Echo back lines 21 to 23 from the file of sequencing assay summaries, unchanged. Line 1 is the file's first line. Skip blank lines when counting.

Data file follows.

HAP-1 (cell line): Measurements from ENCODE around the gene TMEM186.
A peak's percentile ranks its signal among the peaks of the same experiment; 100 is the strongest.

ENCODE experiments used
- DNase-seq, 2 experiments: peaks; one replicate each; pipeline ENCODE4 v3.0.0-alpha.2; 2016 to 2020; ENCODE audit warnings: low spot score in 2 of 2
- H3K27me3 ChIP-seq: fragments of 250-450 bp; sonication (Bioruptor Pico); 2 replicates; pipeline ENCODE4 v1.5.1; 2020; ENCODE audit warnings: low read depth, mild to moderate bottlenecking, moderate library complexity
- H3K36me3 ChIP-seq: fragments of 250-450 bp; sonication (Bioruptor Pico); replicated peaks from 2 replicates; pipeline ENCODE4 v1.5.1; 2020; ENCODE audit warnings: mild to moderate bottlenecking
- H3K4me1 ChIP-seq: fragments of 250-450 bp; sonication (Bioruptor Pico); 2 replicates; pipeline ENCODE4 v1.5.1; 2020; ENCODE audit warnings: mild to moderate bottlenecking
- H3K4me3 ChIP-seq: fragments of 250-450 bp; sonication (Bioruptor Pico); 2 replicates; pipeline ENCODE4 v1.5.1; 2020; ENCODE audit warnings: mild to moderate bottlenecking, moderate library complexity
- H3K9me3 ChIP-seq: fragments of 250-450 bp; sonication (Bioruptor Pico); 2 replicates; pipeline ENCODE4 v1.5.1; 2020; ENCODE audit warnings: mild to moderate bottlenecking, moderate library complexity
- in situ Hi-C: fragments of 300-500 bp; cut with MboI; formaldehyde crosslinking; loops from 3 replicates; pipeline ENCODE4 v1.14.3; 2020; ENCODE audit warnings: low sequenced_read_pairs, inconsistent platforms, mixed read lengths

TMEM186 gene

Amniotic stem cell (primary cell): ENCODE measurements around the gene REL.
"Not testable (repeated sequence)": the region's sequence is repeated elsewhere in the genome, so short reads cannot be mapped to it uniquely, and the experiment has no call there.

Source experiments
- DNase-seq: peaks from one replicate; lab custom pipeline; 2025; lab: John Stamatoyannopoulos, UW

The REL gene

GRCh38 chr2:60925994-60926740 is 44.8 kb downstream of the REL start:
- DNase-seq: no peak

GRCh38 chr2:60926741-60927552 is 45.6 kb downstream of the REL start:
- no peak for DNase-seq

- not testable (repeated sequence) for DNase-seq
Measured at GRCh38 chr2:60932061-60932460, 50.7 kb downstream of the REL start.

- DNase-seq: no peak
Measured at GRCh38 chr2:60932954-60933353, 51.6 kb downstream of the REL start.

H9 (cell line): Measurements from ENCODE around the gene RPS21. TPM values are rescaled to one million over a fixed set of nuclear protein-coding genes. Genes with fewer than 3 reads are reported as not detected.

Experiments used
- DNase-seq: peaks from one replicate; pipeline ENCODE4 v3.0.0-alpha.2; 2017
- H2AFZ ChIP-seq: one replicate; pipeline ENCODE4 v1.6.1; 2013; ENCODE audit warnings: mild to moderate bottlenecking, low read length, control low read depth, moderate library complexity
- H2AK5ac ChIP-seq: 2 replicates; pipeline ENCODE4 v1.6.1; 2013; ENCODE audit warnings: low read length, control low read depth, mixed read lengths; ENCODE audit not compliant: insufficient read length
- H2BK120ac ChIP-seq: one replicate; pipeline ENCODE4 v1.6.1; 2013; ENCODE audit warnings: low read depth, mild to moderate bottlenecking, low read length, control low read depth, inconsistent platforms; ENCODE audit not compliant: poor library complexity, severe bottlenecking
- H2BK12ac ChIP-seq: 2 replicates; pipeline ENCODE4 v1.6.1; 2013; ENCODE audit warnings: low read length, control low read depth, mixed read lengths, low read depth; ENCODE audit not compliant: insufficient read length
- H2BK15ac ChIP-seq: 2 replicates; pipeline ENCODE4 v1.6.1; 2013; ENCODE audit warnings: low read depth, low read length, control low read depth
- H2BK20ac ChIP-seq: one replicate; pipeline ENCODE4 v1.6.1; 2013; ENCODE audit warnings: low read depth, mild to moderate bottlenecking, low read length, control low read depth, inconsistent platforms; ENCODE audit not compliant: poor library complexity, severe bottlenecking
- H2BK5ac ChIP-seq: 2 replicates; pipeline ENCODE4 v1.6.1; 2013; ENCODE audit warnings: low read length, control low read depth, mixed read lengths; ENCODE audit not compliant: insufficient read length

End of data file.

- not testable (repeated sequence) for DNase-seq
Measured at GRCh38 chr2:60932061-60932460, 50.7 kb downstream of the REL start.

- DNase-seq: no peak